JF&CS reaches out to Orthodox community

A gathering to learn about JF&CS
A gathering to learn about JF&CS

In an effort to reach out to the haredi and Orthodox communities, Jewish Family & Child (JF&CS) participated in a Shabbaton event that aimed to inform the community about the services available to them and encourage them to get involved.

In November, members of three Toronto congregations – Clanton Park Synagogue, Rabbi Yaakov Kerzner’s Mizrachi Bayit and the Or Chaim minyan – took part in a Shabbaton to learn about the work of JF&CS by welcoming staff, volunteers and recipients of its services.

Rabbi Leo Davids, a retired York University sociology professor, who spoke to The CJN on behalf of the other organizers of the program – University of Waterloo professor emeritus Paul Socken, Eli Magder and Josh Levi – said he’s been involved with the social service agency since he joined the JF&CS board in the 1970s.

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“But I felt that a lot of our guys [members of the Orthodox community] didn’t know what JF&CS was, what it stood for, what it did, who needed it – and I felt it was important that we get volunteers with kippahs on, who would be doing things within the larger Jewish community, rather than only within the Bathurst Street bird’s nest,” Rabbi Davids said.

He said there are many Orthodox Jews who don’t even know what JF&CS is “unless they suddenly fall into big trouble and someone sends them there to receive service.”

Rabbi Davids added that when it comes to JF&CS volunteers, the Orthodox community is not well represented.

“The Reform Jew doesn’t go to shul every day… so his Jewish hours are available for community and committee work. The Orthodox householder may put more time into Jewish stuff, but it is used up in the synagogue and study activities, and he doesn’t find time for the other stuff. I felt that we had to bridge that gap.”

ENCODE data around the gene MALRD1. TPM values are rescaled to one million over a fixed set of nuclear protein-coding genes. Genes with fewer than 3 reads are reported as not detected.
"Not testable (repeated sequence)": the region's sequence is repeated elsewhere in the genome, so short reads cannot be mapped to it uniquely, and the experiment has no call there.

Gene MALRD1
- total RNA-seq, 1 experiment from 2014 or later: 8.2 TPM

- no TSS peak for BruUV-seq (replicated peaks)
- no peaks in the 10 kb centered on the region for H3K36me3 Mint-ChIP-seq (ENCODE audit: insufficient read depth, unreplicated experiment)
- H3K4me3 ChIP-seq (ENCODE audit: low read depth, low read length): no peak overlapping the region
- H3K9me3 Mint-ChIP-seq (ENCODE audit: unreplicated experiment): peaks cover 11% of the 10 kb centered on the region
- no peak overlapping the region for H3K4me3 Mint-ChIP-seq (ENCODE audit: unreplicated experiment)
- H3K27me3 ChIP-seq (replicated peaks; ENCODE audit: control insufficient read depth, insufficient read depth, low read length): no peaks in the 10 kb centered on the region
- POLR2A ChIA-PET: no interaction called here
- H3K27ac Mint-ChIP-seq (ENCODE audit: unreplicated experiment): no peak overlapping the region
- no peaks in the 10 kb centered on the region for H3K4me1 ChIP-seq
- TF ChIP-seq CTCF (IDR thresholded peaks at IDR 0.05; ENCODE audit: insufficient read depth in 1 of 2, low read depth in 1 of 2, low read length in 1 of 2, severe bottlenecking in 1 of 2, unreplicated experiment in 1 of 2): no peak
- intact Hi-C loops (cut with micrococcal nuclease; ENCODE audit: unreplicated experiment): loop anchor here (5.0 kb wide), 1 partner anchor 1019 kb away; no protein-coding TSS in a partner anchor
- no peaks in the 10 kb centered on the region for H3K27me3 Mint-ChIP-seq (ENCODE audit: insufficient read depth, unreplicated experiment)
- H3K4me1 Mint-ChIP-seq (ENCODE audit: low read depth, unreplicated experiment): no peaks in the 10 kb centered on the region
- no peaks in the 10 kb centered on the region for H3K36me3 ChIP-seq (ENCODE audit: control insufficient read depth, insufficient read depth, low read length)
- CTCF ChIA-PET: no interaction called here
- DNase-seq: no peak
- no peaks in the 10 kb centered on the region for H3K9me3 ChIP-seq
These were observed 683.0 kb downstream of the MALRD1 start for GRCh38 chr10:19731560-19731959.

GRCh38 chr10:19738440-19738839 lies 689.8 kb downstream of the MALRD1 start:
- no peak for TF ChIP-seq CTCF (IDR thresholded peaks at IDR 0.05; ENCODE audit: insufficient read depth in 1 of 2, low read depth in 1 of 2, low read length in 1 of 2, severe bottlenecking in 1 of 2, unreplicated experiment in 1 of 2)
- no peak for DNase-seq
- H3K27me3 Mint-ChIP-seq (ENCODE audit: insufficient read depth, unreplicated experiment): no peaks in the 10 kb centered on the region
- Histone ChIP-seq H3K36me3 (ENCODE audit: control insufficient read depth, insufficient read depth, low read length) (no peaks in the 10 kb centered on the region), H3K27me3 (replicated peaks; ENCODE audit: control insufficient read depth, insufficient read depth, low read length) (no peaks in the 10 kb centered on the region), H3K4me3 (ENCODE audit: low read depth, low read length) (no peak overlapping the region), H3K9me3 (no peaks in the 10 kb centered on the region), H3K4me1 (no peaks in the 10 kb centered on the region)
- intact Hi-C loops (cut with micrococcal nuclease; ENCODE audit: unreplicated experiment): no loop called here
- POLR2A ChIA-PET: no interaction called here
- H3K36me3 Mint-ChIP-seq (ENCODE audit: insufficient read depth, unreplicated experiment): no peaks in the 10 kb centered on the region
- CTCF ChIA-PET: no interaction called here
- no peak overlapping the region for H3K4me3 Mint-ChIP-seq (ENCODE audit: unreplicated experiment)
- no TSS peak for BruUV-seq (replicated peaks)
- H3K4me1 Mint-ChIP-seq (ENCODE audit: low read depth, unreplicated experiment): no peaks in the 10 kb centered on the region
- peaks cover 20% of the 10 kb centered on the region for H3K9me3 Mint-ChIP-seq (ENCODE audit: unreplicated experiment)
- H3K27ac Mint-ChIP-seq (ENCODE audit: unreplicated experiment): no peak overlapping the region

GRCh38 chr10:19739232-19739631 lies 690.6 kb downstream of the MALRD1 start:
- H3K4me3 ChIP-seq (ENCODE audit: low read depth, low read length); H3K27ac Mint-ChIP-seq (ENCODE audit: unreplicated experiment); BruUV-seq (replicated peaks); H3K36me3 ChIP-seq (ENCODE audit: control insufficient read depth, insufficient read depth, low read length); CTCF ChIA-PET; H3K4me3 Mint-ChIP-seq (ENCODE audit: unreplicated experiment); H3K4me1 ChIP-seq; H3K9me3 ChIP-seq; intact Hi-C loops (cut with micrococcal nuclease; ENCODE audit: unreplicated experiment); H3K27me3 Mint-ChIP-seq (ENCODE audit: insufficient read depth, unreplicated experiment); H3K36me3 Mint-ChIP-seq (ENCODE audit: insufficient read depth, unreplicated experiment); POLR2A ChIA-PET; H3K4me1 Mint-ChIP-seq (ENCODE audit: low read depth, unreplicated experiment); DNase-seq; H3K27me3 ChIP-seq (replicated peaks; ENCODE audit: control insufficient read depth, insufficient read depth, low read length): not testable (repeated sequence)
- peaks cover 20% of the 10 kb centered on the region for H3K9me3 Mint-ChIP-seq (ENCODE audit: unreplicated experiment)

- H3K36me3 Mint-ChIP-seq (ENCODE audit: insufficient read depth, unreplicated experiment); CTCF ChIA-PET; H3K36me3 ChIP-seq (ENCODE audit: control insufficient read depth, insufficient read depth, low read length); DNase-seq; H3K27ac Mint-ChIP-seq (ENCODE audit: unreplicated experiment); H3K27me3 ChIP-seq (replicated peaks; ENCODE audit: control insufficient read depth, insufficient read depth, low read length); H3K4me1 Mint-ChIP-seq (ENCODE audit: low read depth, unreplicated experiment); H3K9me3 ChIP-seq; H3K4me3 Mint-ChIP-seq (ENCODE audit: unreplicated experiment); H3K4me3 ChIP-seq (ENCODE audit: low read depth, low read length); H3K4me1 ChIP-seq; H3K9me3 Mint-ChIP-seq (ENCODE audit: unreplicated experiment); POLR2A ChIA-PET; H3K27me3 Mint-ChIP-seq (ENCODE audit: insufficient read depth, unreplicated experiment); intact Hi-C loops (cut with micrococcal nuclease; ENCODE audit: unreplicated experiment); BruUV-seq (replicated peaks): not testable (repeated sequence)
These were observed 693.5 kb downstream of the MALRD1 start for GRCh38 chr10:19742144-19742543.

One of the guest speakers was Rabbi Ronald Weiss, the director of chaplaincy services at JF&CS.

Rabbi Weiss said in an interview after the event that the Shabbaton program focused on three JF&CS services: chaplaincy, abuse against women and foster care. He said foster parents were brought in to share their experiences.

“The whole program was meant to educate and heighten awareness. A related goal was that if people were to get inspired enough to get involved as volunteers, then the agency and volunteers would benefit from that involvement.”

Rabbi Weiss said there have been misconceptions and misunderstandings about what the agency does in the community.

“With respect to the haredi community, because JF&CS is the only Jewish child welfare agency mandated by the government in North America, JF&CS is legally responsible to go into homes, and if a child is deemed to be in danger, the law says the agency must remove that child in the interest of  the safety and the welfare of the child,” he explained.

Working with families to keep them intact

“The haredi community is not always on board with assessments or decisions. There has been some stress and strain between the haredi community and the agency over the years over this issue… The haredi community will sometimes feel that allowances need to be made in order to keep families together.”

He said one of the things he emphasized was that the number of Jewish children in foster care has dropped dramatically.

“Last year, the number was in the 70s – Jewish kids who had suffered significant trauma living at home and needed to be removed from parents’ homes and placed into care. As of the event on Nov. 14, there were 37 children in care,” he said.

“That is a reflection of the fact that we, as an agency, are doing a better job, working with families to keep the families intact.”

He said the haredi community tends to prefer to deal with social issues internally, and consult their rabbis, rather than social service professionals.

“What was also emphasized was that the agency works together with the rabbanim as much as possible… we work co-operatively and collegially with everybody.”

He said having more Orthodox representation at JF&CS is a “win-win situation in terms of congregational education, heightening the awareness of what the agency is and what the agency does and does not do, and stimulating interest among the congregations to have their people become more involved. I’ve already gotten several calls from people who are interested in learning more about the programs and some who have already committed to volunteering.”